During the 1960s the Cold War reached new levels with the building of the Berlin Wall, the Cuban missile crisis in the fall of 1962, and the increasing competition of the Space Race following the Soviet Yuri Gagarin’s successful trip into space and President Kennedy’s Moon Race announcement. More and more during this time, the Cold War struggle between the United States and the USSR was viewed as a battle of ideologies. American Capitalism clashed with Soviet Communism. The consumerism which was praised as the crown jewel of American society was pitted against the utilitarianism of the USSR. Perhaps an even bigger issue, were the religious dichotomy between the two superpowers. In the Billy Graham Evangelical Association’s Hour of Decision, Billy Graham used his influence to crusade against the Soviet Union, intertwining Christian teachings with anti-Communist sentiment. A staunch supporter of Joseph McCarthy and other “Cold Warriors”, Graham condemned those who would allow Communism to take root in America, stating,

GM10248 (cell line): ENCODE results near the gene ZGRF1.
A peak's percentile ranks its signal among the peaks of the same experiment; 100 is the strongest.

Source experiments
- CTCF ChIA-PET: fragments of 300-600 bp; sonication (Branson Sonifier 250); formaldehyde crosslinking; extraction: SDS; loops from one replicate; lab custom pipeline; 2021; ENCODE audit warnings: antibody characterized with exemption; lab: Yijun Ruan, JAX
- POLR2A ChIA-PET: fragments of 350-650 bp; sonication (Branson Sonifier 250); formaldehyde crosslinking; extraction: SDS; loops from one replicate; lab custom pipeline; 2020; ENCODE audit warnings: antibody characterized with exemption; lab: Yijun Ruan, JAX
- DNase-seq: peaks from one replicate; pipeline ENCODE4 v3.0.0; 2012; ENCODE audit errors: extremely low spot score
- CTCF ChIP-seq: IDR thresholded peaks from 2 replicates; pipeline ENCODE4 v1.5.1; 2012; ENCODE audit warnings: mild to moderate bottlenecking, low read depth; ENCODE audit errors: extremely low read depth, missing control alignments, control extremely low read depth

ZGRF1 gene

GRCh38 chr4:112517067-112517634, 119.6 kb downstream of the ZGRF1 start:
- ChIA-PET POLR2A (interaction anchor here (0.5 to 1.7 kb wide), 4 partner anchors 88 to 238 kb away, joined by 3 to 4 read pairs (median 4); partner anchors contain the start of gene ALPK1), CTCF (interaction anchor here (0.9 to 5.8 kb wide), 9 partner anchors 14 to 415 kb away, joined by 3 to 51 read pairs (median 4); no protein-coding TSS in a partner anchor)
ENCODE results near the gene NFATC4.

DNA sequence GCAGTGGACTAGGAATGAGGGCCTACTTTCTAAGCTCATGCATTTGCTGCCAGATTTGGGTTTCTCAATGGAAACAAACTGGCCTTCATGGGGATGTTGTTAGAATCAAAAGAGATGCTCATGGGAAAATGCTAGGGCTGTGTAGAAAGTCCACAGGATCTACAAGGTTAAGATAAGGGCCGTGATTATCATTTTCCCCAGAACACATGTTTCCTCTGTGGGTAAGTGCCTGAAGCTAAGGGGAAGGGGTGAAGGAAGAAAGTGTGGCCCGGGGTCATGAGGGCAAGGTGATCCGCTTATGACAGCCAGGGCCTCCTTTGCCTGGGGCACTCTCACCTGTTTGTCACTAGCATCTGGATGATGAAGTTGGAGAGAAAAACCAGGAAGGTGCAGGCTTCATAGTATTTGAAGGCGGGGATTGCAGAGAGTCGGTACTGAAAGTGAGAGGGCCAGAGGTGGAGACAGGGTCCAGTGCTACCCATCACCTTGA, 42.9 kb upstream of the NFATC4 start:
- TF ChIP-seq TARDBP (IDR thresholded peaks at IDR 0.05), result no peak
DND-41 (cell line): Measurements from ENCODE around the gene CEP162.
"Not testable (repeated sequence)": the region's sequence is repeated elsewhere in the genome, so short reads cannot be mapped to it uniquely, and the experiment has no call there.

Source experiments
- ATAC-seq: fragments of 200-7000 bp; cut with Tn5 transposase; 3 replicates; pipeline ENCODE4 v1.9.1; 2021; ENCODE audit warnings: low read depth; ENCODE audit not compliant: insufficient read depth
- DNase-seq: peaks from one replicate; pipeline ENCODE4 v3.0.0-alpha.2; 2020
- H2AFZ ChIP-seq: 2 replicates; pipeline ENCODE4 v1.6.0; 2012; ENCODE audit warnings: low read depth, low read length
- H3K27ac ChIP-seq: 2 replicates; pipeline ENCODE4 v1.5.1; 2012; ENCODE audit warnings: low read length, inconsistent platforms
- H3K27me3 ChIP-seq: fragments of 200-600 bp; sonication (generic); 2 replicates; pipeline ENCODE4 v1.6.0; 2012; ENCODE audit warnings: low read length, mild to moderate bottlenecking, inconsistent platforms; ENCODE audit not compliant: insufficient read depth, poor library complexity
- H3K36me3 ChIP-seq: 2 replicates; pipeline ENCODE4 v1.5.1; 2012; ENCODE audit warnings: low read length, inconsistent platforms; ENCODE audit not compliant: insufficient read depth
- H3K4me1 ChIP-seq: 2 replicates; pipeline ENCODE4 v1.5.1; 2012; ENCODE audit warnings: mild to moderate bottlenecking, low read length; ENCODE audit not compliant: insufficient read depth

The mysterious pull of this satanic religion is so strong that it has caused some citizens of America to become traitors, betraying a benevolent land which had showered them with blessings innumerable. It has attracted some of our famous entertainers, some of our finest politicians, and some of our outstanding educators.
By making use of Christian rhetoric to denounce the Communist Soviet Union, Billy Graham and other Christian leaders contributed a great deal to the vilification of the USSR. They effectively made the Cold War a holy war and condemned those who would not defend so-called Christian lands such as the United States and other democratic nations.